Thank God Loic Doesn't Run Twitter
Another weekend, another blog post where I disagree with Loic LeMeur. I swear, I really do like Loic and think Seesmic is one of the last original Web 2.0 ideas of the Web 2.0 wave. But he's completely wrong in this idea that you should rank search on Twitters based on "authority," i.e. how many followers you have. So wrong that I'm guessing this is another stunt to gin up "controversy." No one could be this nakedly egotistical and self-serving. Ok, no one would admit to being this egotistical and self-serving. From Loic's post:
"We're not equal on Twitter, as we're not equal on blogs and on the web. I am not saying someone who has more followers than yourself matters more, but what he says has a tendency to spread much faster."
That's actually exactly what you are saying. "Not equal" pretty much by definition means "one matters more than the other." Others have already blogged about why this is inherently anti-Web. And Scoble had a nice piece on how it's not even helpful when it comes to functionality on Twitter, with the great ending line, "Since when did 'authority' have anything to do with 'popularity?' "
But my point is it's also bad for Twitter as a business. Why? It keeps the service wedded to the Silicon Valley echo chamber, which has always been one of the biggest knocks on Twitter. The people who have the most followers on Twitter now aren't by default the most interesting or influential people, because the service is simply too new. Frequently, top Twitterers are people who already had a big platform in the techworld or were just early adopters. Twitter is far too young of a service to lock in advantages and set up fiefdoms based on that, especially now that mainstream media, actors and non-Web celebrities are just starting to discover it. Guess what Valley hoi palloi? Not everyone in the world who is searching something on Twitter cares what we think or knows who we are. Yes, as someone with nearly 7,000 followers, I include myself in that. If someone wants to know what only the most followed people think, he or she can just follow those people. That's how the service works.
The beauty of Twitter is the same thing that created some of its famous technical problems: No one's Twitter stream is the same as anyone else's. We all pick and chose who we want to follow for a variety of inherently individualistic reasons. For some people it's news sources, for others it's just their close friends, for a PR person it may be all journalists. More than any other communication and information tool, on Twitter "authority" is completely in the eye of the beholder. As we've glimpsed already with disaster coverage, the Tweets of people on the ground-- who may have no followers -- are far more powerful, informative and moving than a newscaster who may have the traditional media imprint of "authority." This is why the acquisition of Summize was so transformative for Twitter. No longer are you tied to who you follow, you can just watch trending topics and get a real time stream of what everyday people are thinking about, well, anything.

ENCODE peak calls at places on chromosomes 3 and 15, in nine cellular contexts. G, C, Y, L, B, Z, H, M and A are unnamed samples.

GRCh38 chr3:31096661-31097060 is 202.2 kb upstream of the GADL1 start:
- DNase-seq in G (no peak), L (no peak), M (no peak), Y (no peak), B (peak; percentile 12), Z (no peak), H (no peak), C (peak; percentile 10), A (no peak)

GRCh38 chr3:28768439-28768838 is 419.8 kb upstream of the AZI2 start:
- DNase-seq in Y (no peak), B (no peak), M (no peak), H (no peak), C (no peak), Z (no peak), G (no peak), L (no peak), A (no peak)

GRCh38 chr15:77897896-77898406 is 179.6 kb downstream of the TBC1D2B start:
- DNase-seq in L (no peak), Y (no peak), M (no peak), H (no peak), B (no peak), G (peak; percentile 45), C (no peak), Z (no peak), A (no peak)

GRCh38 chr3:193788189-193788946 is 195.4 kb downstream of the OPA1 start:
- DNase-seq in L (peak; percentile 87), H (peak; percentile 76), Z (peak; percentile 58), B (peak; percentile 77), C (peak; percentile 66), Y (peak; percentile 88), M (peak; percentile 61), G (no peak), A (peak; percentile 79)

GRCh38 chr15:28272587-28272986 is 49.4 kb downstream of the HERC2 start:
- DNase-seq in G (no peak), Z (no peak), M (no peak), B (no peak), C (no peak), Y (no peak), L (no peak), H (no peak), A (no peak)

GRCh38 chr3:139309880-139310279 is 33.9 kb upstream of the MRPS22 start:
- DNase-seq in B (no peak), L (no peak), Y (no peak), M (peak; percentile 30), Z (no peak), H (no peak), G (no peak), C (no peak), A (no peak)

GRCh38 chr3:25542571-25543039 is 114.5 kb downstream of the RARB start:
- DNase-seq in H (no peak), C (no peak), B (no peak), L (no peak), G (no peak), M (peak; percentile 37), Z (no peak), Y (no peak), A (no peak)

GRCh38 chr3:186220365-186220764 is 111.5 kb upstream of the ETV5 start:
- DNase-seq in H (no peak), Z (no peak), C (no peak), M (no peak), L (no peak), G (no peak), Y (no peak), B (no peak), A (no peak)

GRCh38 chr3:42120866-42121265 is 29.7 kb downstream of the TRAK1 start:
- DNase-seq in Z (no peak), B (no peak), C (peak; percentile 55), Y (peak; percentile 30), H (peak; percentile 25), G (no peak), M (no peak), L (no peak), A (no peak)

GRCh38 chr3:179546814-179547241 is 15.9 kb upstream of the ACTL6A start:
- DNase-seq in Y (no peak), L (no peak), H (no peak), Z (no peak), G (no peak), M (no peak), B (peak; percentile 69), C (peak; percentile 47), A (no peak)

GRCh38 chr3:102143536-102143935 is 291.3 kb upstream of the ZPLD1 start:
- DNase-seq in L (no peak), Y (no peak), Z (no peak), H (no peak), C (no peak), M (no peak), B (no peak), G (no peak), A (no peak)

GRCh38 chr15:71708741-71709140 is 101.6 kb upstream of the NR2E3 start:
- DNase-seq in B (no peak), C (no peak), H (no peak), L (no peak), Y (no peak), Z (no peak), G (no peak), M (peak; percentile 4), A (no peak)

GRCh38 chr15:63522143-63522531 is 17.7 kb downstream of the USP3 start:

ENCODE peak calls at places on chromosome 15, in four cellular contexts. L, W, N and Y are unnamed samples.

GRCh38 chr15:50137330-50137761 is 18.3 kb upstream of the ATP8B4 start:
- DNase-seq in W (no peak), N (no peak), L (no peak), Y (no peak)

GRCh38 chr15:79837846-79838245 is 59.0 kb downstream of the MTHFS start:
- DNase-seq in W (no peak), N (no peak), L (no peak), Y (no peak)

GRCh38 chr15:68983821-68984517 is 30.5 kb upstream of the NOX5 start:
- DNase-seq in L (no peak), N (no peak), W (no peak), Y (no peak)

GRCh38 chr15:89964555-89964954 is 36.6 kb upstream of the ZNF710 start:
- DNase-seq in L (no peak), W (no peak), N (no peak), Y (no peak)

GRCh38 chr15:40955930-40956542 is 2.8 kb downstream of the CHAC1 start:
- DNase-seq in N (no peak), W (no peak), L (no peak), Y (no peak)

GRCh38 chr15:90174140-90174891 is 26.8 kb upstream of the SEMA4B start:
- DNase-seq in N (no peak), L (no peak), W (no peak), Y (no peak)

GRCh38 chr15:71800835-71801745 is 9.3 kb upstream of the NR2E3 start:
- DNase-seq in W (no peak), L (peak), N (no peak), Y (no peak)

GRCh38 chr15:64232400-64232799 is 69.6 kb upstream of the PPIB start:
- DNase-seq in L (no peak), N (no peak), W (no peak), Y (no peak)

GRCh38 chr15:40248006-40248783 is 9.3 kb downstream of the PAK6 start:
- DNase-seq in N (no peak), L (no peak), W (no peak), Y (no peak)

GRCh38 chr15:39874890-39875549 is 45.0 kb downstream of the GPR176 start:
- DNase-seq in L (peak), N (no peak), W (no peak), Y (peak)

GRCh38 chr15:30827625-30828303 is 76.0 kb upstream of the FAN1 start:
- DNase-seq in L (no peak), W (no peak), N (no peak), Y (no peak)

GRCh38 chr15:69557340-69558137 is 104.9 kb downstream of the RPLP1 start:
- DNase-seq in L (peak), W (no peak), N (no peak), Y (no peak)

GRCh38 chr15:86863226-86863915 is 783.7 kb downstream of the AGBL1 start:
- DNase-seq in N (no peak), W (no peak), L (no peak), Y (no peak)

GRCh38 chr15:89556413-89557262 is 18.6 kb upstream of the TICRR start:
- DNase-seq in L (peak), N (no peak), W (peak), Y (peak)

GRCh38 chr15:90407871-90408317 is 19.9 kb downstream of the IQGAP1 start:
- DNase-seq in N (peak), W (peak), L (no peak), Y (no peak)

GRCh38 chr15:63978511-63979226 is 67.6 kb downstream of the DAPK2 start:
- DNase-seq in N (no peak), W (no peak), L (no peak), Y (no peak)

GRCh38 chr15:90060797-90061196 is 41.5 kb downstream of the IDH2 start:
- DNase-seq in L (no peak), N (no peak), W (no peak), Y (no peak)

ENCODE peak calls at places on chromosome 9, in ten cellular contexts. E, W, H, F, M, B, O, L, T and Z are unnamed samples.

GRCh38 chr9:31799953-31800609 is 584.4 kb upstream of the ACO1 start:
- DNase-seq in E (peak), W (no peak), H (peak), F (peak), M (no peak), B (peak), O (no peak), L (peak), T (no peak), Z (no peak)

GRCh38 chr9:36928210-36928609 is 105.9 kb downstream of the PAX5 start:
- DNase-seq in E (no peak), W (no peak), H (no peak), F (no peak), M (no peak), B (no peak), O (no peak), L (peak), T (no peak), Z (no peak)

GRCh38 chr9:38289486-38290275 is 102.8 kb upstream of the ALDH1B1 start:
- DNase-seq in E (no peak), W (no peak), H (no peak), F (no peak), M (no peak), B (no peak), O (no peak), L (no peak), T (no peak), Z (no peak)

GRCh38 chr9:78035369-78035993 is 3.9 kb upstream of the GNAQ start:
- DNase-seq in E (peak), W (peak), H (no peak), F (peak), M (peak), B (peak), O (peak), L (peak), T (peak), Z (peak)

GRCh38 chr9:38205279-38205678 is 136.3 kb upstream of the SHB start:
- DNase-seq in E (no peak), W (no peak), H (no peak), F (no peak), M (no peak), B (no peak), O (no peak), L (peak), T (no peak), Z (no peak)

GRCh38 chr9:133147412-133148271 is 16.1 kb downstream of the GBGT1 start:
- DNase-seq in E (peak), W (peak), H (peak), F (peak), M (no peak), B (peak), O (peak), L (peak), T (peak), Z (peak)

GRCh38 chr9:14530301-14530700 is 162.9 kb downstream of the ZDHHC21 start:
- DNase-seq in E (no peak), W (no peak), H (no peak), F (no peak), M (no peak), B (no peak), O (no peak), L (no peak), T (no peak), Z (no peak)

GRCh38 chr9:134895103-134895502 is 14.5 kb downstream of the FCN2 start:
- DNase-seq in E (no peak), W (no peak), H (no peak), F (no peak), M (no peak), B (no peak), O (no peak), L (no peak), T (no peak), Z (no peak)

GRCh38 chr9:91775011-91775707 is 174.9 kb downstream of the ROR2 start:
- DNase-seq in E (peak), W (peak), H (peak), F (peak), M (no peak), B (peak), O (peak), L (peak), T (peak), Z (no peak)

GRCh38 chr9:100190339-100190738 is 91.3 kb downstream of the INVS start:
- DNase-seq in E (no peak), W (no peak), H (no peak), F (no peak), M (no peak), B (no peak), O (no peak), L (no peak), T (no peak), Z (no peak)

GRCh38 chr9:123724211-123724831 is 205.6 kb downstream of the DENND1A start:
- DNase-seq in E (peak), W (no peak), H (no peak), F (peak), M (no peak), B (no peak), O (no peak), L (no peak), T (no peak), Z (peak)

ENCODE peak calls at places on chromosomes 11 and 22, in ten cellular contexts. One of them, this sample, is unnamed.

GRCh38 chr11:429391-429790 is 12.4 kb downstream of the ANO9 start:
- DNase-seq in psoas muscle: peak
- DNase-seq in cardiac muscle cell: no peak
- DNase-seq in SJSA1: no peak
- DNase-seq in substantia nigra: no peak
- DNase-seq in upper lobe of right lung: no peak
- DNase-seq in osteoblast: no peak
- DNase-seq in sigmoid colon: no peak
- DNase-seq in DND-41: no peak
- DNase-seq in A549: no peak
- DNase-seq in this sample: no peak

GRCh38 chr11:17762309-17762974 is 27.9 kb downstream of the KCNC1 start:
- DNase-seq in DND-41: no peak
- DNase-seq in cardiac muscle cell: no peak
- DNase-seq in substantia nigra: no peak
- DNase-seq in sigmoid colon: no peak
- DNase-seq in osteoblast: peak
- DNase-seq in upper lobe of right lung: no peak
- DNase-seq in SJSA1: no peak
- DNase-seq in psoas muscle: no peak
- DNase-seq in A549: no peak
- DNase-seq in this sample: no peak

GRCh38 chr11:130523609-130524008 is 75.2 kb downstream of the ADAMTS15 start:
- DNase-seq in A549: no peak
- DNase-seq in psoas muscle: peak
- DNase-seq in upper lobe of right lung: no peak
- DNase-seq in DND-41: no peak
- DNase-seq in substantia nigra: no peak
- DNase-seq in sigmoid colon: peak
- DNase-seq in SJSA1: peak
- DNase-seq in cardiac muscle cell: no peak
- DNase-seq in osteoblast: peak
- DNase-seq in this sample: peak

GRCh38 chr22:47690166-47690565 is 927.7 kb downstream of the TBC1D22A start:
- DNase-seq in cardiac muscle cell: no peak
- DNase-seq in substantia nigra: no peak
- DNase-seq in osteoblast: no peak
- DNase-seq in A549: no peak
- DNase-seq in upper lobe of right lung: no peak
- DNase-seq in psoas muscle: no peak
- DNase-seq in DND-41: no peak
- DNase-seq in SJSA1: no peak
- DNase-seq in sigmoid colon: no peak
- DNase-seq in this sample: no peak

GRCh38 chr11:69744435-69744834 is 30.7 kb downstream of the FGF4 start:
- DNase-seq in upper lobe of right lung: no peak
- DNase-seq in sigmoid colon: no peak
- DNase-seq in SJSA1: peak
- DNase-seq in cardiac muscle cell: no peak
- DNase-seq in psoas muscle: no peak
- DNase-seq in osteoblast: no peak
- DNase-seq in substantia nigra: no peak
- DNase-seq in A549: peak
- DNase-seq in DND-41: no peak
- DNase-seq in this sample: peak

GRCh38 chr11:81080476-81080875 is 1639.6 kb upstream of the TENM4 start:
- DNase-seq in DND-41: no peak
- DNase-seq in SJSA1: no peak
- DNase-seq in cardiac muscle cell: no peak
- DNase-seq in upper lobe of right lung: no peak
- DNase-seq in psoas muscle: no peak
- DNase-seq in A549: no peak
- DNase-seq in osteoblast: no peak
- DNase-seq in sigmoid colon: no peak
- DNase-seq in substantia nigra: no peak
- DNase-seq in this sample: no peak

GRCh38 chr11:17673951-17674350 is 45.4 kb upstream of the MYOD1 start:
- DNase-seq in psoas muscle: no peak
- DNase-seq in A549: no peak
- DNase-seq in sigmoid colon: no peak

And as Twitter seeks a way to make money, it's paramount that the voice of "real people" continues to be front and center. Why? Because Twitter is likely going to develop premium services based around how companies like Zappos and Comcast and JetBlue and Dell are using Twitter now. The entire point of "ComcastCares" isn't just saving Michael Arrington's cable, but making anyone with a cable outage feel "cared for" at the moment they are most angry. My guess is Dell doesn't care how many followers you have; "authority" to them is whoever wants to buy a PC at that second. Loic's description of Sprint responding to him and not someone with fewer followers doesn't prove his point. It proves Sprint doesn't get how to use Twitter as a customer service tool. For Twitter to grow in importance as a tool companies want to pay for, it needs to become more mainstream and flat, not less.
I think we can all agree that there needs to be better filters on Twitter. Twitter CEO Evan Williams included. We're going to see that. And you know what? I'm not worried it'll go the direction that Loic suggests because Evan has shown time and time again he's more loyal to the democratic spirit of Twitter than what Valley early adopters say. He's already refused to add other features the likes of Scoble and Arrington suggested. And more to the point, he's just a better businessman than that.
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